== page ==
ORANGE COUNTY, Fla. — Millions of men and women have served our country’s military in both war and peacetime. Over the past few years, University of Central Florida historians together with students have spoken to hundreds of Central Florida veterans about their experiences and time in the service through the Veterans History Project.
“It’s really just been about and honoring the veterans by listening to them,” said Dr. Barbara Gannon, assistant professor of history at UCF.
What You Need To Know
- The UCF Veterans History Project has documented the experiences of more than 600 veterans
- Interviews have gone virtual, due to the COVID-19 pandemic
- More: Visit the Veterans History Project website
Now, despite the pandemic they're finding success in continuing their collection of oral histories.
“I kept my scrapbook and that has all my letters of commendations and everything in it,” said Leslie Beltz, a Vietnam veteran.
These days, Beltz sits on the Orange County Mayor's Veterans Advisory Council and serves as the Veterans Chair of the Daughters of the American Revolution in Winter Park. Now retired, the Vietnam veteran loves to talk about her time in the Army.
“I was one of the first women with children to join," she siad. "Once Congress approved that, I jumped on it."
After joining up in 1974, Beltz became used to breaking barriers as a woman while on the job for the Army. She drove big trucks and even trained as a welder while in the service.
“I trained with the 509 Pathfinders in repel training," Beltz said. "I was the first woman in the Army to do that."
Hearing that UCF was collecting oral histories from veterans, she reached out.
“When I finally got up the nerve, I called her and contacted her and said, 'OK, I think I’m ready to do this,' and then the virus hit,” Beltz said, laughing.
The situation was the same for the researchers at UCF, Gannon said.
“We were doing quite well," she said. "And then COVID-19 hit."
Over the years, Gannon and her team of interns at UCF have collected more than 600 veterans accounts throughout Central Florida, helping bring history alive.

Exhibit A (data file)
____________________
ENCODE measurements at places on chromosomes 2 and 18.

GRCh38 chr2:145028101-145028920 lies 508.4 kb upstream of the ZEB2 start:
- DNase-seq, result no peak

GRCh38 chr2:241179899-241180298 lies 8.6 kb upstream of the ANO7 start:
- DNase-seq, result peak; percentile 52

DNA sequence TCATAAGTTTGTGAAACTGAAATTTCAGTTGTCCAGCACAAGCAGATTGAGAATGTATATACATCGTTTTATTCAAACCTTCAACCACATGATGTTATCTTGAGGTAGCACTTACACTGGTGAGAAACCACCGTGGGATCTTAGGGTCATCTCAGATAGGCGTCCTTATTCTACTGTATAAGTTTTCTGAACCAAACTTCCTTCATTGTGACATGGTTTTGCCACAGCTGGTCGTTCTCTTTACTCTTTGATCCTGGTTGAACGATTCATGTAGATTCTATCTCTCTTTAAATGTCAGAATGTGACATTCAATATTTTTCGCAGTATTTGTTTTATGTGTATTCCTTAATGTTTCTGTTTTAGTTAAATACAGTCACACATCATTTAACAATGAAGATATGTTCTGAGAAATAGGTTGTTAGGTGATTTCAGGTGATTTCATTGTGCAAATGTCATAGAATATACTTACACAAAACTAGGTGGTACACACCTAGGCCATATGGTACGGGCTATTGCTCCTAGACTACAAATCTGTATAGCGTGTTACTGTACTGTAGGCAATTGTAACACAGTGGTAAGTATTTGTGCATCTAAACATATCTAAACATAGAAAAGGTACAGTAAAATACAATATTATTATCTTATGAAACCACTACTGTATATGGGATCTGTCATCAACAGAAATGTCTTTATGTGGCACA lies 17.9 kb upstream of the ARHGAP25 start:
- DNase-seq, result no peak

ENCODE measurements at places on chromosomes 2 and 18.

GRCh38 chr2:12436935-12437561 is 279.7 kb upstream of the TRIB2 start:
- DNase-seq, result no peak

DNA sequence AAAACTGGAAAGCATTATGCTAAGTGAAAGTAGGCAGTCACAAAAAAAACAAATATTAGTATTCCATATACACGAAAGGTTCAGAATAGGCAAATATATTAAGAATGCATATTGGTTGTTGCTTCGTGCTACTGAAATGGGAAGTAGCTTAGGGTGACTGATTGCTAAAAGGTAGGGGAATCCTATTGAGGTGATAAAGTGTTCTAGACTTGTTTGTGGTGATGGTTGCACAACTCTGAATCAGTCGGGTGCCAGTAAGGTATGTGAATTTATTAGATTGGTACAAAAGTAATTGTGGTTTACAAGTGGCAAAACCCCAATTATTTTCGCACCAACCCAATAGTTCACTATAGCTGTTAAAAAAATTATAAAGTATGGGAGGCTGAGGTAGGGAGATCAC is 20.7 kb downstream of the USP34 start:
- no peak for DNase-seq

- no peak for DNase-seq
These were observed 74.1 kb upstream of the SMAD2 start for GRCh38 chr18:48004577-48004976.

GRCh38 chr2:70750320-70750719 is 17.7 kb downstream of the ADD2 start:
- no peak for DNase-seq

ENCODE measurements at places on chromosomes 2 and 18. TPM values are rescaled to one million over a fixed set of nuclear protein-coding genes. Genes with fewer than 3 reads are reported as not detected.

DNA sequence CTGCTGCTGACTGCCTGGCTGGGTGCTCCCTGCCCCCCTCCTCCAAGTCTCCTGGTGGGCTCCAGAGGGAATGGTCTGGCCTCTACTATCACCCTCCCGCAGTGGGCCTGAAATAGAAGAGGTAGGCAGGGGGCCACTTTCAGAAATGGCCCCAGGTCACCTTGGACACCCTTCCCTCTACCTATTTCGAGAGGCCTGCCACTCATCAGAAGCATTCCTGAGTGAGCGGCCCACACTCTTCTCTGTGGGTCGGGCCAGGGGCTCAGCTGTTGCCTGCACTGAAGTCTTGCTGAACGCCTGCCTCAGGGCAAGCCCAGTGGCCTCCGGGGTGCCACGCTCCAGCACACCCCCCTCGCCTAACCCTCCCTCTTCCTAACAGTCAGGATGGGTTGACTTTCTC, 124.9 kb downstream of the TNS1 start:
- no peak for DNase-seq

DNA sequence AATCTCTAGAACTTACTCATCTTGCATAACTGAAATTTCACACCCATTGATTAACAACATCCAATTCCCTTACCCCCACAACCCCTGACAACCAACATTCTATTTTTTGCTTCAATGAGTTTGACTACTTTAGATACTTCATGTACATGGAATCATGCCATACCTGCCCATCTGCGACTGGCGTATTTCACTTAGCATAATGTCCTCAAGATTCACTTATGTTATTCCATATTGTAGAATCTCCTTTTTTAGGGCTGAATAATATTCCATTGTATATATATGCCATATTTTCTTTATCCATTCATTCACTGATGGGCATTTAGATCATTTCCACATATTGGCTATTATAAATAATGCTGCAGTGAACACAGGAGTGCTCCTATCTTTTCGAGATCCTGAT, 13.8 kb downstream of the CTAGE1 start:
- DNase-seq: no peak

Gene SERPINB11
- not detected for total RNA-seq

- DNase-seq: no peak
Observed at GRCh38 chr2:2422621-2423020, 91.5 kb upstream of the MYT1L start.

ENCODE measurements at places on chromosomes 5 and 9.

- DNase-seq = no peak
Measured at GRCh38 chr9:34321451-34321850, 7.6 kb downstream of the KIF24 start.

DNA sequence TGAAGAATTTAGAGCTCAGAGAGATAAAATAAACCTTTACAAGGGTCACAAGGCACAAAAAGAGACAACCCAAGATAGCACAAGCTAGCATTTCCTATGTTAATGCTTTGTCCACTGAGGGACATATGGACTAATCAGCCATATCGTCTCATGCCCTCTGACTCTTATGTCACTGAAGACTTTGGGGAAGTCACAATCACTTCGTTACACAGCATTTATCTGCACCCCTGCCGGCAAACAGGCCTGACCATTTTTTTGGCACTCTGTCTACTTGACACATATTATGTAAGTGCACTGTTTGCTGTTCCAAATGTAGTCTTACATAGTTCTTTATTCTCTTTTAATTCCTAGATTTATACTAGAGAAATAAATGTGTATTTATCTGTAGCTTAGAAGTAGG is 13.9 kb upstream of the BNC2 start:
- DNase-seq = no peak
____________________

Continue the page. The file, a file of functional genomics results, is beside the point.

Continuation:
“It’s different," Gannon said. "Battle of the Bulge is alive. It’s not just a few paragraphs in a book."
After an abrupt stop because of coronavirus, they’ve now started back up with virtual interviews instead.
“I never thought a veteran that has these experiences that coincide so directly to my historicism,” said UCF senior Brandon Kirk.
Kirk is helping Gannon through next summer to conduct the veterans interviews.
“I did a three-part series interviewing at 106-year-old Pearl Harbor survivor, veteran of the Pacific Theater, and he was on the same air craft carrier as George Bush Sr., the USS San Jacinto," Kirk said. "He’s a local legend in Orlando, he has nine battle stars and despite his age, it was like talking to my grandfather."
After a career of firsts, Beltz recently became the first veteran to virtually share her story with UCF.
“I wanted to tell my story because the young ladies of today, they don’t quite understand or can identify with the fact that in the 20th Century, women were very much limited in what they could do, unlike today,” Beltz said. "And I'm pleased every time I see a professional woman out there the age of my grandchildren, I'm going, 'Yes!'"
And hopefully, by hearing the accounts of Beltz and hundreds of other veterans, they help to encourage others to break barriers of their own.
If you or someone you know here in Central Florida that has served in the military, UCF is continuing their veterans history project and is looking to speak with veterans of all branches and all ages.
To find out how to connect with UCF about the project or to listen to these oral histories, visit the Veterans History Project website.